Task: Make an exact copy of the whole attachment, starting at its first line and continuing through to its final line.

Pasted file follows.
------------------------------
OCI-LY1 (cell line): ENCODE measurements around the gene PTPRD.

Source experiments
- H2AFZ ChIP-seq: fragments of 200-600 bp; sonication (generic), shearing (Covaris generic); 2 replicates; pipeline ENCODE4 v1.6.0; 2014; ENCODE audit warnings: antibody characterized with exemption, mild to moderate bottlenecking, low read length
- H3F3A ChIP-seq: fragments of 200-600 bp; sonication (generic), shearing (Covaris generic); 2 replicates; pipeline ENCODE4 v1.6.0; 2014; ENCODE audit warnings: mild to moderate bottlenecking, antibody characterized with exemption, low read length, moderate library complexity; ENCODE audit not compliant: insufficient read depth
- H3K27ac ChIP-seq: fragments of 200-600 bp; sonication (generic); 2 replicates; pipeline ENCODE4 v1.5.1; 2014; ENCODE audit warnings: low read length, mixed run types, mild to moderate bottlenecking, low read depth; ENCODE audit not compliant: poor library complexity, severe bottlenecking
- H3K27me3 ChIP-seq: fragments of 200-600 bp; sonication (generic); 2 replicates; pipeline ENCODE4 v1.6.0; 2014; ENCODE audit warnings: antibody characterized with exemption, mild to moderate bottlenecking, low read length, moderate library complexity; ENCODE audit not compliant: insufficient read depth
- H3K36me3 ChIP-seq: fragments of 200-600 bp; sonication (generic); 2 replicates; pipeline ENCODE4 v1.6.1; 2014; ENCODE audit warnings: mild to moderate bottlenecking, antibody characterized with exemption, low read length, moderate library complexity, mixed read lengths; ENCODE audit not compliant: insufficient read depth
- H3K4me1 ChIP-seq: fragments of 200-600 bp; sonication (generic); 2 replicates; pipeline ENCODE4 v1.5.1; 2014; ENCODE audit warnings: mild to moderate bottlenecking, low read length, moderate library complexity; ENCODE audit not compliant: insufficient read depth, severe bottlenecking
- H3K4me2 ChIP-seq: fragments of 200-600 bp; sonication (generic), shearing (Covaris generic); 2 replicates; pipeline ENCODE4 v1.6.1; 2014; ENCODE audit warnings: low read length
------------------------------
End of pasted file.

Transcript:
OCI-LY1 (cell line): ENCODE measurements around the gene PTPRD.

Source experiments
- H2AFZ ChIP-seq: fragments of 200-600 bp; sonication (generic), shearing (Covaris generic); 2 replicates; pipeline ENCODE4 v1.6.0; 2014; ENCODE audit warnings: antibody characterized with exemption, mild to moderate bottlenecking, low read length
- H3F3A ChIP-seq: fragments of 200-600 bp; sonication (generic), shearing (Covaris generic); 2 replicates; pipeline ENCODE4 v1.6.0; 2014; ENCODE audit warnings: mild to moderate bottlenecking, antibody characterized with exemption, low read length, moderate library complexity; ENCODE audit not compliant: insufficient read depth
- H3K27ac ChIP-seq: fragments of 200-600 bp; sonication (generic); 2 replicates; pipeline ENCODE4 v1.5.1; 2014; ENCODE audit warnings: low read length, mixed run types, mild to moderate bottlenecking, low read depth; ENCODE audit not compliant: poor library complexity, severe bottlenecking
- H3K27me3 ChIP-seq: fragments of 200-600 bp; sonication (generic); 2 replicates; pipeline ENCODE4 v1.6.0; 2014; ENCODE audit warnings: antibody characterized with exemption, mild to moderate bottlenecking, low read length, moderate library complexity; ENCODE audit not compliant: insufficient read depth
- H3K36me3 ChIP-seq: fragments of 200-600 bp; sonication (generic); 2 replicates; pipeline ENCODE4 v1.6.1; 2014; ENCODE audit warnings: mild to moderate bottlenecking, antibody characterized with exemption, low read length, moderate library complexity, mixed read lengths; ENCODE audit not compliant: insufficient read depth
- H3K4me1 ChIP-seq: fragments of 200-600 bp; sonication (generic); 2 replicates; pipeline ENCODE4 v1.5.1; 2014; ENCODE audit warnings: mild to moderate bottlenecking, low read length, moderate library complexity; ENCODE audit not compliant: insufficient read depth, severe bottlenecking
- H3K4me2 ChIP-seq: fragments of 200-600 bp; sonication (generic), shearing (Covaris generic); 2 replicates; pipeline ENCODE4 v1.6.1; 2014; ENCODE audit warnings: low read length